WASHINGTON – U.S. and Japanese officers are discussing worst-case contingency plans for retaking the Senkaku Islands, disputed islets in the East China Sea, if China moves to seize them, U.S. officials said Wednesday.
The Nikkei newspaper first reported the talks, which prompted a strong reaction from China.
“We have contingency plans and we discuss them with allies,” a U.S. official said on condition of anonymity, saying it was “natural” that the two governments would confer on emergency scenarios given recent tensions.
A Pentagon official, who also asked not to be quoted by name, confirmed the discussions, saying “we’re a planning organization.”
But both sources said the U.S. government did not want to fuel tensions, and that the contingency planning would be only one of many topics on the agenda when top U.S. and Japanese officers meet in Hawaii later this week.
Adm. Samuel Locklear, head of U.S. Pacific Command, is scheduled to host Gen. Shigeru Iwasaki, chief of the Self-Defense Forces Joint Staff, for Thursday’s talks.
Officially, the Pentagon would neither confirm nor deny whether the contingency plans were under discussion.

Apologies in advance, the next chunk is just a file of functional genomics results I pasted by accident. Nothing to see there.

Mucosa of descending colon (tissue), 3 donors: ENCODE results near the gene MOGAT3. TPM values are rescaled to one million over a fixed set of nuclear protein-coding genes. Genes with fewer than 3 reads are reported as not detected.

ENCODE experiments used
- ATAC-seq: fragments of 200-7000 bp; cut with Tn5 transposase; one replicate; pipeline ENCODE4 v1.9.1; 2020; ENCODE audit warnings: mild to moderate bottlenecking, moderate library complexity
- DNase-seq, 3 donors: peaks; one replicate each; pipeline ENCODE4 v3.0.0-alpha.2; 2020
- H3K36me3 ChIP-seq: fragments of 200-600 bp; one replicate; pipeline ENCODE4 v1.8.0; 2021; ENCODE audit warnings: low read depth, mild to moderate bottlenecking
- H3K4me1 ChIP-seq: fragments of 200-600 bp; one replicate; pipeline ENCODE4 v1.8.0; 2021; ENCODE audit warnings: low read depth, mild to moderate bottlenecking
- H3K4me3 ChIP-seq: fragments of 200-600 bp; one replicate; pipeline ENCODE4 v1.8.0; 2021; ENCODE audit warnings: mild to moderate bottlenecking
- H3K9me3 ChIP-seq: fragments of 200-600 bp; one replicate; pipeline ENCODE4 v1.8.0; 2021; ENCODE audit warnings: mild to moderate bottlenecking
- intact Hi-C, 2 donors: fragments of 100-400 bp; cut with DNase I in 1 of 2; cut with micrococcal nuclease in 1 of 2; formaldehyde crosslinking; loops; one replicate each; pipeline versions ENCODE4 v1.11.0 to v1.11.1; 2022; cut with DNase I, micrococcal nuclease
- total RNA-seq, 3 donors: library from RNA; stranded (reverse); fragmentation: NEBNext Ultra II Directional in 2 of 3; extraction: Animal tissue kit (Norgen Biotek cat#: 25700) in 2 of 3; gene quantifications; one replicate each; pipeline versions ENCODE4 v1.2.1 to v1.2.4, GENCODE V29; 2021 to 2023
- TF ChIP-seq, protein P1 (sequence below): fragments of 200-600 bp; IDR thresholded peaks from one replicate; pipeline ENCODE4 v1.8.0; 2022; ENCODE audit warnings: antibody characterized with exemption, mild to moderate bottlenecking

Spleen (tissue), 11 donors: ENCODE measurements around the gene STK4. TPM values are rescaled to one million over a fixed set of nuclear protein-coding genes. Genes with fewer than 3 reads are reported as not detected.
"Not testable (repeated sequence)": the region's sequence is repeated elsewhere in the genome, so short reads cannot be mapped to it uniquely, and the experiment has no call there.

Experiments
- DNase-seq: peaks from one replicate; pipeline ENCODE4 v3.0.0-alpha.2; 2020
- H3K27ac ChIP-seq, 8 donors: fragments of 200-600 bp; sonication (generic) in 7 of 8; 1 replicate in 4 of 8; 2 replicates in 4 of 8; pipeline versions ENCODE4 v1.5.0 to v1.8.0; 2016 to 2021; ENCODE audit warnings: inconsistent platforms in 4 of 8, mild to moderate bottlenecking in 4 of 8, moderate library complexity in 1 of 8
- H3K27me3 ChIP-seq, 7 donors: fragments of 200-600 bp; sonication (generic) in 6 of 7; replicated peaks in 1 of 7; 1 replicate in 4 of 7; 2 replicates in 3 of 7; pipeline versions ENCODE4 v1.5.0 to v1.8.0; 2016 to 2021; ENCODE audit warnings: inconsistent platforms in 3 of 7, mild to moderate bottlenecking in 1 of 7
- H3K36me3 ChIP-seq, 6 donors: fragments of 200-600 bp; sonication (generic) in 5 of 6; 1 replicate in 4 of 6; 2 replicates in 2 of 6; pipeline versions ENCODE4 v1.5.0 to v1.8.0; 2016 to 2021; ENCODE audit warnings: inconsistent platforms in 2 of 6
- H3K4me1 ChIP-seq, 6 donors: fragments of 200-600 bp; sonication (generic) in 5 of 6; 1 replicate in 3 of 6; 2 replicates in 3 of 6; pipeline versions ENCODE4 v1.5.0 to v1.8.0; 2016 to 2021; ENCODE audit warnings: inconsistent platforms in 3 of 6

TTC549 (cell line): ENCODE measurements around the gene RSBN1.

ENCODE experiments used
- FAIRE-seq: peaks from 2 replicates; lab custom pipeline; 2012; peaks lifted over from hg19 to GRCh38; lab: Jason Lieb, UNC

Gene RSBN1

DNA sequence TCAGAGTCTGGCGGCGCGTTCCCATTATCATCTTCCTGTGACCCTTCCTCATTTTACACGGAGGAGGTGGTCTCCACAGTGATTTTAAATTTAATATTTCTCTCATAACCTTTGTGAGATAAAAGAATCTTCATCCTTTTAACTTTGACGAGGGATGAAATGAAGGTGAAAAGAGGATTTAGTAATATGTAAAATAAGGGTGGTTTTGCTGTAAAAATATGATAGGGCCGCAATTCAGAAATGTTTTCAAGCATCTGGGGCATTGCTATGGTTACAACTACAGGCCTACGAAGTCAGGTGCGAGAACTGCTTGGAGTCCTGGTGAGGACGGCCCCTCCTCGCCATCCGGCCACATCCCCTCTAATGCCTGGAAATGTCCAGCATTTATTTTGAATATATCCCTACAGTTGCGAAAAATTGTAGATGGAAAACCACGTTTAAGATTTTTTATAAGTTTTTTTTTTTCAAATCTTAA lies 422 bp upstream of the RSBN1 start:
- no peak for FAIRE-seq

“As a matter of policy, we do not discuss our military planning efforts,” said Lt. Col. Catherine Wilkinson.
“The U.S. policy on the Senkaku Islands is long-standing. We encourage the claimants to resolve the issue through peaceful means,” she said.
The United States has made clear that its alliance with Tokyo applies to the islets, raising the possibility of U.S. military action in support of Japan if China moves to seize them.
Beijing and Tokyo both claim the islets, which the Chinese call the Diaoyu.
The dispute has escalated in recent months, with Beijing repeatedly sending ships to waters around the islets to back up its claims. Tokyo has alleged that a Chinese frigate locked its radar on a Japanese destroyer in January.
In a faxed response to a query, China’s defense ministry said it had seen the Nikkei report and reiterated Beijing’s stance that the islets belong to China.
“The determination and will of Chinese military forces to safeguard China’s sovereignty and territorial integrity are steadfast,” the ministry said.
“We firmly oppose any action that could further complicate and magnify the situation.”
China’s newly installed President Xi Jinping is vowing to fight for a “great renaissance of the Chinese nation.” Xi has close ties to China’s expanding military, and called for the armed forces to strengthen their ability to “win battles.”
Japan too has expressed a new strain of nationalistic rhetoric under its hawkish prime minister, Shinzo Abe, who has urged new graduates of the National Defense Academy to guard the country against “provocations.”